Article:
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post #576 of 909 Old 06-23-2013
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Re: The future of the sailing world. Why are there so few young people cruising??

Thing is the rich boaters have been led to believe (like the rest of our culture) that they can't do anything for themselves and the marine industry has created a mystique of sorts cashing in on that....well us poor boaters can't afford to pay marine techs for every little thing....we learn to do for ourselves....and using this knowledge we can also do stuff for the rich boaters ie the rich boaters make it possible for us poor boaters...a continuation of this is rich boater NEEDING to get the latest greatest techno gadgets and there "obsolete" (but perfectly good) stuff goes for little or nothing.
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post #577 of 909 Old 06-23-2013
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Re: The future of the sailing world. Why are there so few young people cruising??

My situation depicts that i moved here (Tasmania) to help a relative who has since "turned" on me. Other local relatives have since followed suit, for reasons no worse than me not going to christmas lunches. Despite all this I have decided to stay in this area so my son (11 yrs old) can finish primary school. It's just one thing after another regarding the hurdles I must jump, hirdles I might add that are usually thrown up by others and not discovered through my lack of abilities. Maybe by the time i'm 45 I will be able to have the financial freedom I seek. By then though I won't be young enough to reply to a thread like this one, Kind of ironic ha'!
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post #578 of 909 Old 06-23-2013
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Re: The future of the sailing world. Why are there so few young people cruising??

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Originally Posted by djaustralia View Post
My situation depicts that i moved here (Tasmania) to help a relative who has since "turned" on me. Other local relatives have since followed suit, for reasons no worse than me not going to christmas lunches. Despite all this I have decided to stay in this area so my son (11 yrs old) can finish primary school. It's just one thing after another regarding the hurdles I must jump, hirdles I might add that are usually thrown up by others and not discovered through my lack of abilities. Maybe by the time i'm 45 I will be able to have the financial freedom I seek. By then though I won't be young enough to reply to a thread like this one, Kind of ironic ha'!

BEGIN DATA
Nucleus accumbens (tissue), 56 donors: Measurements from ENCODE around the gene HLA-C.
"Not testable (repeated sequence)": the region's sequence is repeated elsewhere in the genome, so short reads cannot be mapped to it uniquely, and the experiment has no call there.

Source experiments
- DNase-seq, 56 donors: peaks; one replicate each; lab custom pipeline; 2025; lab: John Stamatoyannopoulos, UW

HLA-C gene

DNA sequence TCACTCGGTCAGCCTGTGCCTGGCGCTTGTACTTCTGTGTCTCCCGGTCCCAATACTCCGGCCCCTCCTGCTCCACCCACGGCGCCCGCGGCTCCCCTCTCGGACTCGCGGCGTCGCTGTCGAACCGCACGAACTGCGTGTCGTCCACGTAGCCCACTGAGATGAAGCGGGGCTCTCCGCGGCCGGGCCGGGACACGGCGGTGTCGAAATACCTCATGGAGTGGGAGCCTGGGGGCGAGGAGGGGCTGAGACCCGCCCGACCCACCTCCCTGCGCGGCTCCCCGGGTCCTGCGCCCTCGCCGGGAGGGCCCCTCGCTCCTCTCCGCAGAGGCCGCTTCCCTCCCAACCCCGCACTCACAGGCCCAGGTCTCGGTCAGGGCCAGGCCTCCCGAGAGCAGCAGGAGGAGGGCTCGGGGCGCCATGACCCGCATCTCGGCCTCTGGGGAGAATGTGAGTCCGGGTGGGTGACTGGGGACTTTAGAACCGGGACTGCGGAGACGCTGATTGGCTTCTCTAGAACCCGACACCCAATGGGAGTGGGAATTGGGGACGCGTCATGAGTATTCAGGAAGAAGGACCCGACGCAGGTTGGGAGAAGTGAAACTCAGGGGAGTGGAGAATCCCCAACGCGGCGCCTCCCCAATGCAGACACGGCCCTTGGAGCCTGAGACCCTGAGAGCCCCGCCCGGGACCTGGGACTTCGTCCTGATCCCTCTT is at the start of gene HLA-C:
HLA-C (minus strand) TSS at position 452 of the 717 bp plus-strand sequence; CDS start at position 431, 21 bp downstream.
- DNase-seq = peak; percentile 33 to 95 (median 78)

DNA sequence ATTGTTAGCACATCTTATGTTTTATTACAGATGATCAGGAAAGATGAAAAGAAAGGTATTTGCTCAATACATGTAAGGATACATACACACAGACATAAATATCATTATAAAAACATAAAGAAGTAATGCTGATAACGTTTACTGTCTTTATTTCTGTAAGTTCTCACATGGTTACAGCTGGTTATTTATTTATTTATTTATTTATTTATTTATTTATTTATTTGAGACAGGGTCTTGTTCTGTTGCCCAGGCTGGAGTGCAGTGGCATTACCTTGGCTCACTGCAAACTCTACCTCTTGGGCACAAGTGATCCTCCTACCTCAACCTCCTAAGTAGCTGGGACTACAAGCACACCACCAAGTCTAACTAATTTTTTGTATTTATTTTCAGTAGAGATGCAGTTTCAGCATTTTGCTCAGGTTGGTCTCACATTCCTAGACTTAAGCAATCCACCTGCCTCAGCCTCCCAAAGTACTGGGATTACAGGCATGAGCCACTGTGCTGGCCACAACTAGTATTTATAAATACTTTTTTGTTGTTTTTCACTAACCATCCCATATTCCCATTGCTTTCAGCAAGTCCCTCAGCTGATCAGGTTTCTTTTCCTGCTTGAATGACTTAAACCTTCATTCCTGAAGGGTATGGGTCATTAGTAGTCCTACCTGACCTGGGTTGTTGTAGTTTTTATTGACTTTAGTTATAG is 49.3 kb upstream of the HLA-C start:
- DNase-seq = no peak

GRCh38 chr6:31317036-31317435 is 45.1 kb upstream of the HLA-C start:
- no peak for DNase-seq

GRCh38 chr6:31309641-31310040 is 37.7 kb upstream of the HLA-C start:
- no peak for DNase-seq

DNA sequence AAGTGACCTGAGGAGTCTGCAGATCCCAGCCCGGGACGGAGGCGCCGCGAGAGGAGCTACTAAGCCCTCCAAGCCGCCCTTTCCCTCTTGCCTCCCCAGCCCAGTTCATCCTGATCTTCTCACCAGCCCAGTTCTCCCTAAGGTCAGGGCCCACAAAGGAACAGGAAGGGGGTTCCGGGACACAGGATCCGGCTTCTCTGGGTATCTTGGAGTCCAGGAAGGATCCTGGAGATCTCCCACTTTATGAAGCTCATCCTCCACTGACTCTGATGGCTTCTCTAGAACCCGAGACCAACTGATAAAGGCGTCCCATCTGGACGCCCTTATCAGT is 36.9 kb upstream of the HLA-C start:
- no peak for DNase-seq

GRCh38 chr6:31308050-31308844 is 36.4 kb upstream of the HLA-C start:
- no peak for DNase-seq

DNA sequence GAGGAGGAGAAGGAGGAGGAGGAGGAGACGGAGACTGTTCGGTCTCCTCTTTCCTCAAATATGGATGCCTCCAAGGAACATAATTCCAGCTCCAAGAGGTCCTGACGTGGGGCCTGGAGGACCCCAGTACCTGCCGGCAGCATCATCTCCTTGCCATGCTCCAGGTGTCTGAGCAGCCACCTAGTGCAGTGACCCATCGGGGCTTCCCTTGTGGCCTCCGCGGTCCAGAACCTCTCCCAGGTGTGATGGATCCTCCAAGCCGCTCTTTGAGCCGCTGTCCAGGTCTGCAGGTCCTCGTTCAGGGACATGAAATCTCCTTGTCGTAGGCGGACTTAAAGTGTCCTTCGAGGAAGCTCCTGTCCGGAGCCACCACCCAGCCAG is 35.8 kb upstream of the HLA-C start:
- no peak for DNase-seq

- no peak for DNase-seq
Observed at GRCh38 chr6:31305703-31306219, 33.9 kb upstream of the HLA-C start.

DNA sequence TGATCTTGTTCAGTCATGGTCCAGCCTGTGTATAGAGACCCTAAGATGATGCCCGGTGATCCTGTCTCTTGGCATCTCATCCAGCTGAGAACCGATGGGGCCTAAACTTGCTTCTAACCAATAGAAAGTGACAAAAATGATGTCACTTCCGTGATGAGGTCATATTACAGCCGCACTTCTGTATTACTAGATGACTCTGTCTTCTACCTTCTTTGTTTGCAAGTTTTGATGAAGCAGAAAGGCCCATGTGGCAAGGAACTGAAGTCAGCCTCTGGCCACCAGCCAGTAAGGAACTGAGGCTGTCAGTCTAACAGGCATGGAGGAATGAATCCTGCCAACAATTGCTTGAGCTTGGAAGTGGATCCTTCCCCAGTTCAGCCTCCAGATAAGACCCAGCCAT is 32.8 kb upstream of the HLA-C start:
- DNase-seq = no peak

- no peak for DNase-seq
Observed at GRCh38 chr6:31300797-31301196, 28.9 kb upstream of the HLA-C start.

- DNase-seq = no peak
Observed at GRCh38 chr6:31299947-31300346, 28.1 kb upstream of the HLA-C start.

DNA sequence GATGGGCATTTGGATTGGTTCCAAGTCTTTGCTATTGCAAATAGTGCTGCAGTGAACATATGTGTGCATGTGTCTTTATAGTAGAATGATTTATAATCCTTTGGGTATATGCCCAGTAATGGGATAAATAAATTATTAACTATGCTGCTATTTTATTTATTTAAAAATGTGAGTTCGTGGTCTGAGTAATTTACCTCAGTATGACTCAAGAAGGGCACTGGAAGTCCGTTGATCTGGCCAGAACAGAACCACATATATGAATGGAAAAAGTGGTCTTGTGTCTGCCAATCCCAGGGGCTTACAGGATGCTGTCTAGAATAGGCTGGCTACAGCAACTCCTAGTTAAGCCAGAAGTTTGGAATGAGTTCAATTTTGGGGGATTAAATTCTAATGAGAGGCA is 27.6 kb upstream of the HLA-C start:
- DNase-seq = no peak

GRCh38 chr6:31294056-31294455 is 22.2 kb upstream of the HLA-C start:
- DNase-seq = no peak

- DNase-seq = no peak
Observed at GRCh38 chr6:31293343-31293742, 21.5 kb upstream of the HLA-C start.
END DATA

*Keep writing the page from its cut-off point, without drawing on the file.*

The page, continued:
Well, most of us who are replying to the thread are not young, we all want younger people to join in with the sailing community and enjoy the wonderful experience of sailing. I think most young people could greatly benefit from a year or two of sailing, a cruise or circumnavigation would give them the insight on their own situation that would be helpful in overcoming obstacles in other aspects of life.

I hope that you will not wait too long to get started sailing, and I hope that you will involve your children and family. My first sailboat was dead cheap. It took a ton of work, which at the time I was too broke to pay anyone else to do, and I enjoyed doing it. I learned a lot, still have a lot to learn, and enjoy every minute of it, or at least I have learned to appreciate even the hard stuff. I can afford a bit more these days, but I do not spend willy nilly, I save my money and do as much as I can myself. I know that I have to really budget my money if I am going to be able to cruise and see the places I want to see. I hope you get past all of the silliness with the regulations and laws and restrictions on your life there and get to sail sooner rather than later, but if not then later is better than never.